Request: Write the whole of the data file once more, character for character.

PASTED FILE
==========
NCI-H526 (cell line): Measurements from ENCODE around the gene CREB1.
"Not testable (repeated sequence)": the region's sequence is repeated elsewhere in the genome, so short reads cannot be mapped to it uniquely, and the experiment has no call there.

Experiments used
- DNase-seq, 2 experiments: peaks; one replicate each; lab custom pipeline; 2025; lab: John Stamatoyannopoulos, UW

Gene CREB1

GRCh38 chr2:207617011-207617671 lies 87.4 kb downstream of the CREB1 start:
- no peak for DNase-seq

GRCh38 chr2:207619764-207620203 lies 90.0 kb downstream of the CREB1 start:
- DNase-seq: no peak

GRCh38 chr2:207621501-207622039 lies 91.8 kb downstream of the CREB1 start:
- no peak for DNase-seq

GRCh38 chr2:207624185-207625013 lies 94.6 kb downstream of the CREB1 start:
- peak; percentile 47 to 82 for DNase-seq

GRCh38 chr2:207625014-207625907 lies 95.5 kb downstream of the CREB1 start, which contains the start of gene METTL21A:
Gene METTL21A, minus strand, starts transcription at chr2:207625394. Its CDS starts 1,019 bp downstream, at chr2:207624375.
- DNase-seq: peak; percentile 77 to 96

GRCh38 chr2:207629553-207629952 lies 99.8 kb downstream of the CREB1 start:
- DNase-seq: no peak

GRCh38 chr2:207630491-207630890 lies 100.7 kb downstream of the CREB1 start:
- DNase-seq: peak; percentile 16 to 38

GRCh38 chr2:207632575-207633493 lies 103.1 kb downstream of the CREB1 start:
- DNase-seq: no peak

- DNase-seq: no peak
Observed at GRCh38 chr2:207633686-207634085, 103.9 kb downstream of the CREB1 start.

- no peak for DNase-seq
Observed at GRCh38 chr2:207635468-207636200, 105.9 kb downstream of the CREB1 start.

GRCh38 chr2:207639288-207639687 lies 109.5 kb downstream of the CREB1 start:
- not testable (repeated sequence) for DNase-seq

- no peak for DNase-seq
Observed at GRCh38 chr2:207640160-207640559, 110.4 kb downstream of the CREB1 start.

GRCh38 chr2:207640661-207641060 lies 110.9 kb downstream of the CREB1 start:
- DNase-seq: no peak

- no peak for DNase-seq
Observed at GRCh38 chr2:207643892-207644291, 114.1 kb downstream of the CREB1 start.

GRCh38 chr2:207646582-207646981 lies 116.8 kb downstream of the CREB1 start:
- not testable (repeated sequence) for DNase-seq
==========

NCI-H526 (cell line): Measurements from ENCODE around the gene CREB1.
"Not testable (repeated sequence)": the region's sequence is repeated elsewhere in the genome, so short reads cannot be mapped to it uniquely, and the experiment has no call there.

Experiments used
- DNase-seq, 2 experiments: peaks; one replicate each; lab custom pipeline; 2025; lab: John Stamatoyannopoulos, UW

Gene CREB1

GRCh38 chr2:207617011-207617671 lies 87.4 kb downstream of the CREB1 start:
- no peak for DNase-seq

GRCh38 chr2:207619764-207620203 lies 90.0 kb downstream of the CREB1 start:
- DNase-seq: no peak

GRCh38 chr2:207621501-207622039 lies 91.8 kb downstream of the CREB1 start:
- no peak for DNase-seq

GRCh38 chr2:207624185-207625013 lies 94.6 kb downstream of the CREB1 start:
- peak; percentile 47 to 82 for DNase-seq

GRCh38 chr2:207625014-207625907 lies 95.5 kb downstream of the CREB1 start, which contains the start of gene METTL21A:
Gene METTL21A, minus strand, starts transcription at chr2:207625394. Its CDS starts 1,019 bp downstream, at chr2:207624375.
- DNase-seq: peak; percentile 77 to 96

GRCh38 chr2:207629553-207629952 lies 99.8 kb downstream of the CREB1 start:
- DNase-seq: no peak

GRCh38 chr2:207630491-207630890 lies 100.7 kb downstream of the CREB1 start:
- DNase-seq: peak; percentile 16 to 38

GRCh38 chr2:207632575-207633493 lies 103.1 kb downstream of the CREB1 start:
- DNase-seq: no peak

- DNase-seq: no peak
Observed at GRCh38 chr2:207633686-207634085, 103.9 kb downstream of the CREB1 start.

- no peak for DNase-seq
Observed at GRCh38 chr2:207635468-207636200, 105.9 kb downstream of the CREB1 start.

GRCh38 chr2:207639288-207639687 lies 109.5 kb downstream of the CREB1 start:
- not testable (repeated sequence) for DNase-seq

- no peak for DNase-seq
Observed at GRCh38 chr2:207640160-207640559, 110.4 kb downstream of the CREB1 start.

GRCh38 chr2:207640661-207641060 lies 110.9 kb downstream of the CREB1 start:
- DNase-seq: no peak

- no peak for DNase-seq
Observed at GRCh38 chr2:207643892-207644291, 114.1 kb downstream of the CREB1 start.

GRCh38 chr2:207646582-207646981 lies 116.8 kb downstream of the CREB1 start:
- not testable (repeated sequence) for DNase-seq